When I first visited with Faith Andrews in mid-summer, she was waiting to hear what her freshman year at Columbia University would look like. She's dreamed of going to the New York City university since she was in middle school.
She had to cancel her campus visit because of the pandemic and was nervous about going to such a big city sight-unseen She didn't know if she'd be taking classes in person, online from a hotel room somewhere in the city, or from her home in Raymore, Missouri.
I asked Andrews to keep an audio diary of what the uncertainty was like.
"I’m in my bedroom right now at home, " she records herself saying into her phone not too long ago. "My WiFi keeps cutting out and I keep getting kicked off Zoom."
On August 7, she was ecstatic to get a dorm assignment from the university. A week later, the message came that all students would take classes remotely except those with extenuating circumstances.
"So today’s my first day of school," she says softly into her phone. "I just finished my first class. It was a general Chemistry lecture with, like, 200 people in a zoom class. It's definitely hard to get a feel for the class environment without sitting in the room full of other people. I get distracted by the noises of my house."
Andrews had become friends with her prospective roomate and some of the others in her class of 2024. They bonded. They made plans for exploring the city.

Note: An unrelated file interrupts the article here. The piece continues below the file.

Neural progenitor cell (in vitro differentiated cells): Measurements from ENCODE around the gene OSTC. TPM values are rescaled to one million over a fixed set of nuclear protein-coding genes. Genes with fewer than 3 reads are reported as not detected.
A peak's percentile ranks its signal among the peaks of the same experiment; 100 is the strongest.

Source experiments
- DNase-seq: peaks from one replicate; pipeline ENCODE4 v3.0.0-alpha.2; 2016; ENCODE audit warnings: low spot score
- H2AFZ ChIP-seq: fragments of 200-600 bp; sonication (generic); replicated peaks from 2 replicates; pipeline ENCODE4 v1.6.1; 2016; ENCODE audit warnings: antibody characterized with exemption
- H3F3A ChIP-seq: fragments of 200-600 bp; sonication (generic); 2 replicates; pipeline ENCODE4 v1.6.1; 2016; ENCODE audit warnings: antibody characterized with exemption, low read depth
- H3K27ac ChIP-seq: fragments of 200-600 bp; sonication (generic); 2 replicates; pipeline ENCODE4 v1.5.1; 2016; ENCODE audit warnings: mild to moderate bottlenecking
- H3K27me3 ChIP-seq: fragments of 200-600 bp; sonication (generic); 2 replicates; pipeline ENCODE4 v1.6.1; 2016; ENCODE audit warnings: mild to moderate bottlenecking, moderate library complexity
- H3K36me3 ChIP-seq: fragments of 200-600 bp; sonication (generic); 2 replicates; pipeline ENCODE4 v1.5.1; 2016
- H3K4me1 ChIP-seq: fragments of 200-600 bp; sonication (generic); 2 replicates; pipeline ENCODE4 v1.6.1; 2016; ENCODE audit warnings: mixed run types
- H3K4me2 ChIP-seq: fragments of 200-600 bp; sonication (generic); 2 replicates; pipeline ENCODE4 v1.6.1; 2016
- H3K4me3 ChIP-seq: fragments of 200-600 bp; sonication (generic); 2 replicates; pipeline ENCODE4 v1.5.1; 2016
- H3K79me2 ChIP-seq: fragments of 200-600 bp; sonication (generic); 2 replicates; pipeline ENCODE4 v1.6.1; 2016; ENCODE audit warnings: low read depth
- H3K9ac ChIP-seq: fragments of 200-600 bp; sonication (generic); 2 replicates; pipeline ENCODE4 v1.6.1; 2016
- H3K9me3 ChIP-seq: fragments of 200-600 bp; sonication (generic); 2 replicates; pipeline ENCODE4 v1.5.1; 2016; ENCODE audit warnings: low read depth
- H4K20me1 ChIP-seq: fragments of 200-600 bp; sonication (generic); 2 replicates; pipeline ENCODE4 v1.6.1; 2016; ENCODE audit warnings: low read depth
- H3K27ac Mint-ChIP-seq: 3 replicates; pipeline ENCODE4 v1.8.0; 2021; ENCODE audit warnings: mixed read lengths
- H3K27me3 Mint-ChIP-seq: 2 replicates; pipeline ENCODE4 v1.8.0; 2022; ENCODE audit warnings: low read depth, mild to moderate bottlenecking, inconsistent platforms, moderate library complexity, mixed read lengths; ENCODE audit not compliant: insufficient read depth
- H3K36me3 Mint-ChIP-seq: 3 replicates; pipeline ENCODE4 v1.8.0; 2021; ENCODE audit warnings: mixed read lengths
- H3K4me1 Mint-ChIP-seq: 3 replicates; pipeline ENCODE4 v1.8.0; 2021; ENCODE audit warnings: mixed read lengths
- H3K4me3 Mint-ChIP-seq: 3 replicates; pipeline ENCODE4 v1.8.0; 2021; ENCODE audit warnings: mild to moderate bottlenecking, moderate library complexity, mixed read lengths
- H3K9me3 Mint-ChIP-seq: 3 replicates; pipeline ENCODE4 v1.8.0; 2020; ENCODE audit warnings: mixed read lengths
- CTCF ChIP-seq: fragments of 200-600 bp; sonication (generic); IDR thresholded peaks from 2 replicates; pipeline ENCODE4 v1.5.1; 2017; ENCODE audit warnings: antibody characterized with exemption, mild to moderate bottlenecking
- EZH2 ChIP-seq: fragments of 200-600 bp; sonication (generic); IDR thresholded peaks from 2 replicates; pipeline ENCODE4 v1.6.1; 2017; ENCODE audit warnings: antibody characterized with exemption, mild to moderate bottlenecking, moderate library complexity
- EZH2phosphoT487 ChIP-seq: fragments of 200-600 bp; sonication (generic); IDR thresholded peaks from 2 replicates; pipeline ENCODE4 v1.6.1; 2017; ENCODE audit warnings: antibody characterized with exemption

"So it’s 1:22 in the morning and I’m sitting in my room," she whispers. "I just finished zooming with my friends and two of them are on campus and they were zooming from their dorms and it made me a little upset."
Not in a jealous way, she says, just with longing that she wasn't able to live out her dream the way she had planned.
"I would love to be in New York right now," she said. "I just wish I would get to be a part of it."
When I last spoke with Reina Dudley she was terrified about how she'd make ends meet when the federal unemployment assistance ended. She had recently lost her job and had to put her husband into a memory care unit.
One of the most painful parts of the continuing pandemic is that she can only visit him for 15 minutes at a time, in a mask, from a six foot distance, outside.
"He doesn't know me, anyway," she says. "I go because I need to see him. But I can't even kiss him goodbye."
Dudley, 59, and her husband, 65, moved to Belton six years ago to be near his family. They didn't know anyone else in the area and now Dudley feels alone. She's part of several support groups for families of Alzheimer's patients but finds her husband's disease is significantly more advanced than that of the others so she doesn't offer much. She listens. She says she participates for the social interaction.
"I really don't see anyone," she says. "I'm diabetic, so I really don't even go out to the store."
She, too, has been scouring the job market , unable to find a job. She says there are weeks she's calculating how much will remain for food and utilities once she pays her rent.
"Here I am at my age, trying to figure this stuff out. It wasn't supposed to be like this," she says. "I don't know what to say, I'm in a pretty dark place."